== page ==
Miles Davis Changed Music Again and Again
It’s that sound...that unmistakable straight, round sound. But even though Miles Davis has a unique voice, that isn’t the only reason he’s one of the giants in the history of jazz.
Swing turned into bebop, and while the energy was exciting, the furious notes and harmonies threatened to turn jazz into a mere showcase for virtuosos. The music was starting to be overwhelmed. So were audiences.
Miles Davis slowed down the pace, making his music—and his trumpet—sound more like the human voice. He revolutionized music by going back to its roots.
He teamed up with arranger Gil Evans for orchestral jazz, and then with pianist Bill Evans and saxophonist John Coltrane he made a quintet for the ages in 1959’s Kind of Blue. It had radical modal harmonies and unexpected phrasings, but its effect was cataclysmic: it is the best-selling jazz album of all time.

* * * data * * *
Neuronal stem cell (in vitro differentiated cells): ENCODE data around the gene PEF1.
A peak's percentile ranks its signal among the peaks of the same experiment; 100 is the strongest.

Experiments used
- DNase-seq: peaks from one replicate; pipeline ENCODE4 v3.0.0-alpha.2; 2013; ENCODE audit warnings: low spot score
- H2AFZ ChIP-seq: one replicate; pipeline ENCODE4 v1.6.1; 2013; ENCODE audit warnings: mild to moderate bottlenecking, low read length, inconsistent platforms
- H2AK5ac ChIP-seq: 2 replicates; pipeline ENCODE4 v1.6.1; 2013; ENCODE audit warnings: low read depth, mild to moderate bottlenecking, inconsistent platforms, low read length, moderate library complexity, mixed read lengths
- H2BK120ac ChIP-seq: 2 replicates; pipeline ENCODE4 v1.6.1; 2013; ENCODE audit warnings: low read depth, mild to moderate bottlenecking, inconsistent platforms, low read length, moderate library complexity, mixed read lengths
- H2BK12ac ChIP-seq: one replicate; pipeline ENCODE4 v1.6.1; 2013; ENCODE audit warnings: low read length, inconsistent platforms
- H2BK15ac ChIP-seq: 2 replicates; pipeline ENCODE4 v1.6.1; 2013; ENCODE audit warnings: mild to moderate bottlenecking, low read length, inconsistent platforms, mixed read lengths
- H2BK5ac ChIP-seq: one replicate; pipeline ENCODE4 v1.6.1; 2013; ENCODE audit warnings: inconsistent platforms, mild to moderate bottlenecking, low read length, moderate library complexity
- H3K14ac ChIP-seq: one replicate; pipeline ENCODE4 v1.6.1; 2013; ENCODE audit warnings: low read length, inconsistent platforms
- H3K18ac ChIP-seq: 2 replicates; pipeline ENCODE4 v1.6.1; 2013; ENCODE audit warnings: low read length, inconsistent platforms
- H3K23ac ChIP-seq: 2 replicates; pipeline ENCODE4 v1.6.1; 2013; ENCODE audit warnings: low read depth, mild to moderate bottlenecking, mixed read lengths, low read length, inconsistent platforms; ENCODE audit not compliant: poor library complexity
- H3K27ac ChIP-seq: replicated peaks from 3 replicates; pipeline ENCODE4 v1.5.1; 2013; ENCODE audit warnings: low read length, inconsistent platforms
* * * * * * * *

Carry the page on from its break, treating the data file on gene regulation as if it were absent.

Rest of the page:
If that weren’t enough, he assembled what was called simply “the second great quintet” and continued breaking ground. He was in on the birth of cool jazz, bebop, hard bop, fusion…when a lady at a White House reception asked him what he did to get invited, Miles Davis said, “I’ve changed music four or five times.”